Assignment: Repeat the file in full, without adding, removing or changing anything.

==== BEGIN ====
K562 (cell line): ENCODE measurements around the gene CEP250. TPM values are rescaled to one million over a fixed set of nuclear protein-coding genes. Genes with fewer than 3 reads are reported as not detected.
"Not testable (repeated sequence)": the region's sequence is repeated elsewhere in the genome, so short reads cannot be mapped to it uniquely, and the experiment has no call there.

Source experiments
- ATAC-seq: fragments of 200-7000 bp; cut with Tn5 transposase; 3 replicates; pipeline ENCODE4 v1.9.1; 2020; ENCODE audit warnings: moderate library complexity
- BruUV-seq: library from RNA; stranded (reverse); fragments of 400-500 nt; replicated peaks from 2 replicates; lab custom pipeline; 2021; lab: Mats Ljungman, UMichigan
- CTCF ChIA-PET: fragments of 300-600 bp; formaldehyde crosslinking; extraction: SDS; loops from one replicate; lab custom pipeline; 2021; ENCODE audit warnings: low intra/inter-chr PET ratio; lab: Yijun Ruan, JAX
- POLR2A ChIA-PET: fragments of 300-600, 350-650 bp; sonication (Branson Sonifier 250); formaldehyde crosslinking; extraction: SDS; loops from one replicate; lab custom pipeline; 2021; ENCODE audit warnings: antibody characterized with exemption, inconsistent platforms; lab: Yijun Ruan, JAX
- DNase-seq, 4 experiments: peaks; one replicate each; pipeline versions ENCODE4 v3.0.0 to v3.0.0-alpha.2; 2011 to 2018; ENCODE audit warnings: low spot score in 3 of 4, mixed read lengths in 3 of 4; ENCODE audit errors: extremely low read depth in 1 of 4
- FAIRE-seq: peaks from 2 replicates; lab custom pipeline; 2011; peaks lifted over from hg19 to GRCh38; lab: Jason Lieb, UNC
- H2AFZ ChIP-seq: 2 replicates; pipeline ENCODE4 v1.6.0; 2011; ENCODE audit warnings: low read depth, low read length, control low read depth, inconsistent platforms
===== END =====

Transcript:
K562 (cell line): ENCODE measurements around the gene CEP250. TPM values are rescaled to one million over a fixed set of nuclear protein-coding genes. Genes with fewer than 3 reads are reported as not detected.
"Not testable (repeated sequence)": the region's sequence is repeated elsewhere in the genome, so short reads cannot be mapped to it uniquely, and the experiment has no call there.

Source experiments
- ATAC-seq: fragments of 200-7000 bp; cut with Tn5 transposase; 3 replicates; pipeline ENCODE4 v1.9.1; 2020; ENCODE audit warnings: moderate library complexity
- BruUV-seq: library from RNA; stranded (reverse); fragments of 400-500 nt; replicated peaks from 2 replicates; lab custom pipeline; 2021; lab: Mats Ljungman, UMichigan
- CTCF ChIA-PET: fragments of 300-600 bp; formaldehyde crosslinking; extraction: SDS; loops from one replicate; lab custom pipeline; 2021; ENCODE audit warnings: low intra/inter-chr PET ratio; lab: Yijun Ruan, JAX
- POLR2A ChIA-PET: fragments of 300-600, 350-650 bp; sonication (Branson Sonifier 250); formaldehyde crosslinking; extraction: SDS; loops from one replicate; lab custom pipeline; 2021; ENCODE audit warnings: antibody characterized with exemption, inconsistent platforms; lab: Yijun Ruan, JAX
- DNase-seq, 4 experiments: peaks; one replicate each; pipeline versions ENCODE4 v3.0.0 to v3.0.0-alpha.2; 2011 to 2018; ENCODE audit warnings: low spot score in 3 of 4, mixed read lengths in 3 of 4; ENCODE audit errors: extremely low read depth in 1 of 4
- FAIRE-seq: peaks from 2 replicates; lab custom pipeline; 2011; peaks lifted over from hg19 to GRCh38; lab: Jason Lieb, UNC
- H2AFZ ChIP-seq: 2 replicates; pipeline ENCODE4 v1.6.0; 2011; ENCODE audit warnings: low read depth, low read length, control low read depth, inconsistent platforms